The idea that working on the land can promote mental and physical health is not a new one, having been established more than 100 years ago but Scotland currently lags behind the rest of the country in supporting what is now called Care Farming.
Speaking yesterday at a conference in Birnam, the Rev Dr Gordon Gatward, the chair of Care Farming UK, said that, since the concept was revived in 2005, there had been a tremendous expansion in the number of farms in England and Wales that were now providing support and help to a wide range of client groups.
“We now have more than 200 farms involved and new ones are opening almost every week,” he said. “The range of support is also increasing with, for example, two farms now providing support for victims of combat stress.
“There are increasing numbers of military personnel coming back into civilian life who are finding difficulty in coping.
The main streams of Care Farming continue to be helping those with mental and physical problems but we also have farms aiding youngsters excluded from school and others helping long-term unemployed.”
Former NFU Scotland president John Ross, who is chairman of Care Farming Scotland, expressed his concern that Scotland was lagging behind in using land-based industries to improve the lives of people with problems, with only a dozen or so farms presently operating.
He described the current position in Scotland as a “chicken and egg” one where new farm providers needed re-assurance from health services, probation boards and education services that they would support them with clients.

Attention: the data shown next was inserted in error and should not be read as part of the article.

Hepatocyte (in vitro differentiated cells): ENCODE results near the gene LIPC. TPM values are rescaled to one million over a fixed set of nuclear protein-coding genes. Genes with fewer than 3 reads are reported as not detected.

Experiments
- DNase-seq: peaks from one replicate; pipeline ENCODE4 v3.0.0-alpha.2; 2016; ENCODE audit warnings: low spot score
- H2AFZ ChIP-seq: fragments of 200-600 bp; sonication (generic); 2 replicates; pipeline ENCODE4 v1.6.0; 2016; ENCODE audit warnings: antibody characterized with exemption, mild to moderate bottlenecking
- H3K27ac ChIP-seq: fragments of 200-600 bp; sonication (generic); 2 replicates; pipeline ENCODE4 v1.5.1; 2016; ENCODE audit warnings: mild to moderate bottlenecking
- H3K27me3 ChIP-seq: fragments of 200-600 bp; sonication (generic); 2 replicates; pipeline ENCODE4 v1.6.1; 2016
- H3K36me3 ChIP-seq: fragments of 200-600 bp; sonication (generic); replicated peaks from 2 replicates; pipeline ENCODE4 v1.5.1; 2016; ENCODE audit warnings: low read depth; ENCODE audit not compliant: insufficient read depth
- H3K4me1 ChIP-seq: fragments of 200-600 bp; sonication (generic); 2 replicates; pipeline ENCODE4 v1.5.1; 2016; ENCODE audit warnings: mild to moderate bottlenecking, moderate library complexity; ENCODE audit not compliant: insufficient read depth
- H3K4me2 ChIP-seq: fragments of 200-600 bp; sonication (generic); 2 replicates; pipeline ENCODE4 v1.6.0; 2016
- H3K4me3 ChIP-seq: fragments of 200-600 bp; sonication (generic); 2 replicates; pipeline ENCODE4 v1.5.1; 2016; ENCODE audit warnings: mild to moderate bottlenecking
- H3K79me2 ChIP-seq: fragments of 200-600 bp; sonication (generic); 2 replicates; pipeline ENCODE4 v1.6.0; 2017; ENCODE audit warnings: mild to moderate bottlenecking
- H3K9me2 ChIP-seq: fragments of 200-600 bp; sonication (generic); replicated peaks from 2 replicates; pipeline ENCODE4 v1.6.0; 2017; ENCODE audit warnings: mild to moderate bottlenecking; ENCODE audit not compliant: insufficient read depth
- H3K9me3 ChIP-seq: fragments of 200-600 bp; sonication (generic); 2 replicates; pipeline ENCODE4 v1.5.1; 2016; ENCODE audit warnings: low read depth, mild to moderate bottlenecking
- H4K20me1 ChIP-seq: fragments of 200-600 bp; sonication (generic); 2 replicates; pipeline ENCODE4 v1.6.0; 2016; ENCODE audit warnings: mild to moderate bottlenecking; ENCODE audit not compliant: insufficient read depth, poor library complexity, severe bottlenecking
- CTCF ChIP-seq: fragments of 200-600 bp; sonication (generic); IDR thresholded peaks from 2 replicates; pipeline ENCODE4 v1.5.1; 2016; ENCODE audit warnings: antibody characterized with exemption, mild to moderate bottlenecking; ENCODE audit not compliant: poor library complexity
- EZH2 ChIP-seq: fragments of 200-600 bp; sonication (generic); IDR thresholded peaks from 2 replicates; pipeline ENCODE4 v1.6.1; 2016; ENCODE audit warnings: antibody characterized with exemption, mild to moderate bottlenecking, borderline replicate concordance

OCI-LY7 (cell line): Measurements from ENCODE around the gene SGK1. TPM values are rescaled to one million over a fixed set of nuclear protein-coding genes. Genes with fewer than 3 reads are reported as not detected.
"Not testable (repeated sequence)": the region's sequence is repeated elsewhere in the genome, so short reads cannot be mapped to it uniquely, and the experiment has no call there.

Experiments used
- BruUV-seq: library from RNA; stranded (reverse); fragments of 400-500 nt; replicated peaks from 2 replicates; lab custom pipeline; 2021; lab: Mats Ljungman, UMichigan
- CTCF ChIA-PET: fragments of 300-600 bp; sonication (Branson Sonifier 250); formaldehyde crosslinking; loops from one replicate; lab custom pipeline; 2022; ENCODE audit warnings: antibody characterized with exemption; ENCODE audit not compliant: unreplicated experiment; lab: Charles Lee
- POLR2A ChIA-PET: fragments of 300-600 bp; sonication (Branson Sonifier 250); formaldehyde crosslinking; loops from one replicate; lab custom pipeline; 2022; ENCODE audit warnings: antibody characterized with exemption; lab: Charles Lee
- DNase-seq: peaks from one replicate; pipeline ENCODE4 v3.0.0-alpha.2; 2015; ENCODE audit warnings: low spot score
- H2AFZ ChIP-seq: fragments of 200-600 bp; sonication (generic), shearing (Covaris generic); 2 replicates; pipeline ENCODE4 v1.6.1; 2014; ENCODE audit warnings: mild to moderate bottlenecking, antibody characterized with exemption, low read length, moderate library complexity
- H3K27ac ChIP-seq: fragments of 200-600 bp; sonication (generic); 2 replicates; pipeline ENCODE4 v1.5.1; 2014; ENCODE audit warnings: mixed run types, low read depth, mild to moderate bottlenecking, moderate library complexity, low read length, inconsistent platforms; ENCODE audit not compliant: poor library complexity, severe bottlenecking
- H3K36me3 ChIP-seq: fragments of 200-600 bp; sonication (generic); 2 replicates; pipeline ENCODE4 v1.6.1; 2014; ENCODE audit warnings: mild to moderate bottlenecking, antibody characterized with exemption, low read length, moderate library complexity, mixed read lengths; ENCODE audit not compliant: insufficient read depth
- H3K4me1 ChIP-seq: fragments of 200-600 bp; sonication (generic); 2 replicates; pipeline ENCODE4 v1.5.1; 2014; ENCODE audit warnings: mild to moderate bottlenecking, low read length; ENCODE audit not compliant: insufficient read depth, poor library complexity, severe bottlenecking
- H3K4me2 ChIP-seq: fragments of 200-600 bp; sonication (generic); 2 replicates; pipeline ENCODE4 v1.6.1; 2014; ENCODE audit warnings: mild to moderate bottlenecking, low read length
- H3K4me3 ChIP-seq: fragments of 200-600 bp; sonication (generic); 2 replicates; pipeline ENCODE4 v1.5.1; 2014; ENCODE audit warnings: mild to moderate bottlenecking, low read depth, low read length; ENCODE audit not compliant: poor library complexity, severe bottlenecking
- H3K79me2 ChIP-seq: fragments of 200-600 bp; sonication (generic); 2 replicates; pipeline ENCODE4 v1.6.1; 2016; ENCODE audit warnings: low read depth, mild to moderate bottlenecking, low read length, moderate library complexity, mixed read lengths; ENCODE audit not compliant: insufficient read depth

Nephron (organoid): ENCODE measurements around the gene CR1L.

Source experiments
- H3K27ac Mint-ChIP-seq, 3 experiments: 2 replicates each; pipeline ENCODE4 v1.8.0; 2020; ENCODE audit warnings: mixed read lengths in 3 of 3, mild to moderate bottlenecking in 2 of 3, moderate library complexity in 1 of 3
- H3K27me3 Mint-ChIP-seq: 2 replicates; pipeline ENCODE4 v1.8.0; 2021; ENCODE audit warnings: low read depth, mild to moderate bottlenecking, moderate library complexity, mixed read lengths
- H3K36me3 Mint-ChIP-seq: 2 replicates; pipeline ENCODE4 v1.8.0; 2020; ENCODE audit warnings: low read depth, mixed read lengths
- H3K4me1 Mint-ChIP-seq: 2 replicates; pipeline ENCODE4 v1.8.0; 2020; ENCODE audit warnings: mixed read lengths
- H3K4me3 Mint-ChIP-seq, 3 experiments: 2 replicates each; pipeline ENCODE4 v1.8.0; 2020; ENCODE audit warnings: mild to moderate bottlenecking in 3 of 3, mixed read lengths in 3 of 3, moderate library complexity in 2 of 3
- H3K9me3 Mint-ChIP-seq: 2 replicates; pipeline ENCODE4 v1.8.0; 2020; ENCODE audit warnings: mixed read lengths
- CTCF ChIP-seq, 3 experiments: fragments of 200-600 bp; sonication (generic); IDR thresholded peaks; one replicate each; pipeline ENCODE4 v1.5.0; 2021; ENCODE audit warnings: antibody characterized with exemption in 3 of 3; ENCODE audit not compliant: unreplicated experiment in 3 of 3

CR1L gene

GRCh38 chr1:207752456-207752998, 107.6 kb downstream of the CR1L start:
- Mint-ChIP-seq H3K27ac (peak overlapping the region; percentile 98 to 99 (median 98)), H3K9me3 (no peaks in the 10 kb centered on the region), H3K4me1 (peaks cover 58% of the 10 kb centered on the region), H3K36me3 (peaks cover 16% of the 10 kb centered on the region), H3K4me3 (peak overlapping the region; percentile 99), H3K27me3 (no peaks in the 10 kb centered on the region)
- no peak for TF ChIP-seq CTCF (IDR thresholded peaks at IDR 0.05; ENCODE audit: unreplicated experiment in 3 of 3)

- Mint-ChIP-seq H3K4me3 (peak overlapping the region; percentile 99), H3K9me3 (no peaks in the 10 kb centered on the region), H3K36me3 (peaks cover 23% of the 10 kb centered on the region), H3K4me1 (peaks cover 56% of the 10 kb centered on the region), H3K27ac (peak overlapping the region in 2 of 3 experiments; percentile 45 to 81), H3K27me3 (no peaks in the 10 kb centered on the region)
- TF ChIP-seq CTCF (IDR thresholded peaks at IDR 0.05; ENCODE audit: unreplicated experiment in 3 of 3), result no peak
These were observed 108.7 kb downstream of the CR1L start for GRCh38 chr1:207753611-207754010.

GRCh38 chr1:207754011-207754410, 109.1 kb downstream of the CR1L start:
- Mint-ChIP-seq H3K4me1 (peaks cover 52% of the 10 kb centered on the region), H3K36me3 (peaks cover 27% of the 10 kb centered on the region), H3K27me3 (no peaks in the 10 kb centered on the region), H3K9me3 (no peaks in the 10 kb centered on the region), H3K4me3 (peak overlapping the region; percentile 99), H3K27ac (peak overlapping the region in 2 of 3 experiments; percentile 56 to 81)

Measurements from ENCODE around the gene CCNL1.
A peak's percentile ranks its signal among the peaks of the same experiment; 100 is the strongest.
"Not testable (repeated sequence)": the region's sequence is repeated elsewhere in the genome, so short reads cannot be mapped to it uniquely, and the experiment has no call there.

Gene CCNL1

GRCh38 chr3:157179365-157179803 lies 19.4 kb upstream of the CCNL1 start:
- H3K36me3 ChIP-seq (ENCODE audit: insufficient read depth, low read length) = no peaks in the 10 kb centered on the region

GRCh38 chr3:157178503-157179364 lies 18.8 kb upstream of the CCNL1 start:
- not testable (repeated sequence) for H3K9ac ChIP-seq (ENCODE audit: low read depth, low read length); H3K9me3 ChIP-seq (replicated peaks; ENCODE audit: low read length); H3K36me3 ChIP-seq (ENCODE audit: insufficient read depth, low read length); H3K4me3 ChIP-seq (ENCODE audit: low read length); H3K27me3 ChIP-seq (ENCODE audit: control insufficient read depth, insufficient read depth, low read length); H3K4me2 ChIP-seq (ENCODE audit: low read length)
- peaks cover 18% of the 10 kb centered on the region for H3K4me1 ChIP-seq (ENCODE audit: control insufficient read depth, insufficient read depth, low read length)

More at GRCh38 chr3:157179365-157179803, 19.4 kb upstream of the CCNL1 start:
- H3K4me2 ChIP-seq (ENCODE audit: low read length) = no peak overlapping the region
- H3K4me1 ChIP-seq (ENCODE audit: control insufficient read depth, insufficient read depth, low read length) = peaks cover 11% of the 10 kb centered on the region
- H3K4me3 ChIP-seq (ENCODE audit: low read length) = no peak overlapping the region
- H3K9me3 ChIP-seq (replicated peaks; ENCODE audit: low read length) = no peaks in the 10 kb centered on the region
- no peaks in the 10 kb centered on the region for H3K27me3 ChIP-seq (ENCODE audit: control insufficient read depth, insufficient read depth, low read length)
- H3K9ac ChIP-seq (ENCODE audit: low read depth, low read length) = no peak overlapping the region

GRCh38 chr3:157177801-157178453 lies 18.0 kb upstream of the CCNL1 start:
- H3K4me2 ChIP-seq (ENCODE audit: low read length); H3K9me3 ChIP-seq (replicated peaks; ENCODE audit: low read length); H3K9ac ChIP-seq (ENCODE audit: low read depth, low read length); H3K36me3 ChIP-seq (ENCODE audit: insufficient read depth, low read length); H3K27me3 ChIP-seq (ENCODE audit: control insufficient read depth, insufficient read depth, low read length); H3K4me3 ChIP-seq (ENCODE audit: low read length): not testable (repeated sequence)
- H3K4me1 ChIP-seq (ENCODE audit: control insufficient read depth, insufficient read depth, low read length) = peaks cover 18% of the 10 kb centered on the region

“We have potential Care Farmers who would be interested in doing this type of work but we need to have assurances their services would be in demand.”
Both Gatward and Ross were convinced of the benefits of the scheme, with Gatward saying that one Care Farm in Shropshire with clients suffering from drug and alcohol problems had a more than 90 percent success rate for staying off drugs and staying in work.
Ross said that one Care Farm on the Black Isle helped long-term unemployed people back into the workplace by giving them confidence and support.
Another farm, in the Borders, is successfully dealing with youngsters who, for various reasons, have been excluded from school.
Gatward told delegates:“All we are doing is recognising now as people did [100 years ago] that it is good for people get out in the open air and do something practical such as working with animals or growing crops.”
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Source: the scotsman